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Date/Time and Venue assignments at this time are tentative and may change as we continue to refine the schedule.

Climate Justice Camp: Spirit-Led Action

ID 475319

Thu 9:00am - 5:00pm

Venue: Living Room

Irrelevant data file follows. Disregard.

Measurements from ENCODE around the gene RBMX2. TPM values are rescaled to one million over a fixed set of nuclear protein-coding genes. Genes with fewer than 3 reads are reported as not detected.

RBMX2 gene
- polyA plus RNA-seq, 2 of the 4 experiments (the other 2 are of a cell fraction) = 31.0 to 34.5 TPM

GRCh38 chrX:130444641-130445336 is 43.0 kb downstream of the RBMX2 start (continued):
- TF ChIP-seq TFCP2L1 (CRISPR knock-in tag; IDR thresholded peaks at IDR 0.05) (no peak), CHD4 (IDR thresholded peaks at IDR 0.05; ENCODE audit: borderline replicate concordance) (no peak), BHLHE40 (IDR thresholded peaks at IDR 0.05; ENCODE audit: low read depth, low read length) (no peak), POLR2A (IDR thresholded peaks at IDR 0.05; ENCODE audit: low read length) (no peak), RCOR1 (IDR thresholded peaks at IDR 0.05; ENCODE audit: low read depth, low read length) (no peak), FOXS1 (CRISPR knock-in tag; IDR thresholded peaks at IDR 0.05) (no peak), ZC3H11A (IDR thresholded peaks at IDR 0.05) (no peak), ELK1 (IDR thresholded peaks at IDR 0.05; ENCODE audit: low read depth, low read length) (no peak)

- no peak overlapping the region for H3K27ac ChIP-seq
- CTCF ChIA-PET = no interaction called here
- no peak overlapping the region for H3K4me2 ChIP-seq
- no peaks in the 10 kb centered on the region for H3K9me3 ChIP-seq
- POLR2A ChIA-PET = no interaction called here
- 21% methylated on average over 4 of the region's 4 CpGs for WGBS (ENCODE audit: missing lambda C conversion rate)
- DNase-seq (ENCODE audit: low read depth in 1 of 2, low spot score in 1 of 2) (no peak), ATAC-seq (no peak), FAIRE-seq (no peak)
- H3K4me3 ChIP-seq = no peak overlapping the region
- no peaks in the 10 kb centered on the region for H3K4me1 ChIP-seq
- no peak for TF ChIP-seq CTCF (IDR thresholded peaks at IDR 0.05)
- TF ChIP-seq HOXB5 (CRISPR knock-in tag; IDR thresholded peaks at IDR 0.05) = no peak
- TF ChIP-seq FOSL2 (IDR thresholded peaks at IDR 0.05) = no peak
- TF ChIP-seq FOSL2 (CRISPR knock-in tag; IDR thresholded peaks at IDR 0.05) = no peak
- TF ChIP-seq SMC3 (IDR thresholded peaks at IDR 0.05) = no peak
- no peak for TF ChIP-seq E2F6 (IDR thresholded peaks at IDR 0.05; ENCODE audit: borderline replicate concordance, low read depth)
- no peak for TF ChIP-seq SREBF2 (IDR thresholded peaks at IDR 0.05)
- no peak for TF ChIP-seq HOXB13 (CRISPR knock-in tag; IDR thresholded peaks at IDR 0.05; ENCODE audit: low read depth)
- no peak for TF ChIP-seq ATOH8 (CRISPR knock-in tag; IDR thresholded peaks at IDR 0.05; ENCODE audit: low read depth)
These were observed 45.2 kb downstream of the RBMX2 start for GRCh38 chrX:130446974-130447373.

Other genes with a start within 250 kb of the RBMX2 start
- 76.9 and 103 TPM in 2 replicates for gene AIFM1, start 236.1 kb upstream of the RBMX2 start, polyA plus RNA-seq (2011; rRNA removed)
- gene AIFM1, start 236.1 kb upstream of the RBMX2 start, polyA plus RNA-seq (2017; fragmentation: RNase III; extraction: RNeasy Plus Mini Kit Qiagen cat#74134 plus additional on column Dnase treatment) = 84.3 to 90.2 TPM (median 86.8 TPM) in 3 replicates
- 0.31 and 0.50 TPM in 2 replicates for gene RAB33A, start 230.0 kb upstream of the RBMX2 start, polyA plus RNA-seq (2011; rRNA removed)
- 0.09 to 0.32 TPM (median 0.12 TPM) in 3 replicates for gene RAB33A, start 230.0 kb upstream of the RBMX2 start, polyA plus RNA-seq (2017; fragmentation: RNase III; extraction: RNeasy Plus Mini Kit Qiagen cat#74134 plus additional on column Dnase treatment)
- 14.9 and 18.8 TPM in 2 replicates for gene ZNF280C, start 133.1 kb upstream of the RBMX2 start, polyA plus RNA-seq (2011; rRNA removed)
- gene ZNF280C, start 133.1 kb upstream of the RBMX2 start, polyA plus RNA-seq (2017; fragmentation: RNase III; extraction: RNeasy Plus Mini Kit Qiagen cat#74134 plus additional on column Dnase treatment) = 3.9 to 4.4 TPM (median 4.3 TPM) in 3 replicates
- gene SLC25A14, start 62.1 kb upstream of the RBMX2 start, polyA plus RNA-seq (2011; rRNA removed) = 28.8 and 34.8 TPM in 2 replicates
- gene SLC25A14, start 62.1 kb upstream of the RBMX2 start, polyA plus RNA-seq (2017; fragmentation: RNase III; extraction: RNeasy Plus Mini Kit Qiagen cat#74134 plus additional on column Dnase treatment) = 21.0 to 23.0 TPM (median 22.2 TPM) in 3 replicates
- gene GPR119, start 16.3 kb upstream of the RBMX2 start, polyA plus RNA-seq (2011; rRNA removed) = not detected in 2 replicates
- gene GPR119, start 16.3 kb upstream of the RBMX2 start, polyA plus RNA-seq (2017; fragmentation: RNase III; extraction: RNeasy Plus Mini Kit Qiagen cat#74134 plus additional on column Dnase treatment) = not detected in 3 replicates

I used to think that the top global environmental problems were biodiversity loss, ecosystem collapse, and climate change. I thought that with thirty years of good science we could address these problems. I was wrong. The top environmental problems are selfishness, greed, and apathy, and to deal with these we need a spiritual and cultural transformation. James Gustave Speth Do you ever feel powerless, despondent, or afraid when you think about the climate crisis? Do you sometimes feel numb when you see pictures of historic floods and droughts, storms and wildfires, tornados and heat waves? You're not alone. Psychologists are beginning to recognize climate grief as a growing phenomena. As caring and compassionate people, this feeling of helplessness can lead to denial or depression or despair, especially when we understand that climate change hits poor and marginalized communities way harder than more privileged people groups. To say nothing of the one million species on the brink of extinction. These feelings may paralyze us and prevent us from taking action on behalf of the planet and vulnerable people. Or we may become propelled by anger or fear, both fully appropriate in the face of massive injustice and tragedy, but not sustainable. Thankfully, our diverse intergenerational Beloved Community can create a better way forward, riding on the wings of the Wild Goose the Celtic symbol for the Holy Spirit. At its root, the climate crisis is a spiritual problem, based in greed and selfishness and othering of nations, populations, and Creation itself. As people empowered by the spirit, we must look within ourselves for the resources to engage climate injustice in a healthy way. You are invited to join one of the world's foremost climate leaders, author and activist Bill McKibben and acclaimed author, activist, and public theologian Brian McLaren for a day of conversation, reflection, and prayer about climate justice. Leaders from marginalized frontline communities affected by climate disruption will help us learn, as we heal and discover hope in loving community. We'll move through awareness and acceptance and into hopeful even joyful empowerment for action. Together we will heal our bodies, minds and spirits through contemplative prayer practices, gentle yoga, and a silent walk in the surrounding forest. Long-time environmental activists will lead us in imagining creative ways we can accept God's call to care for each other and our planet.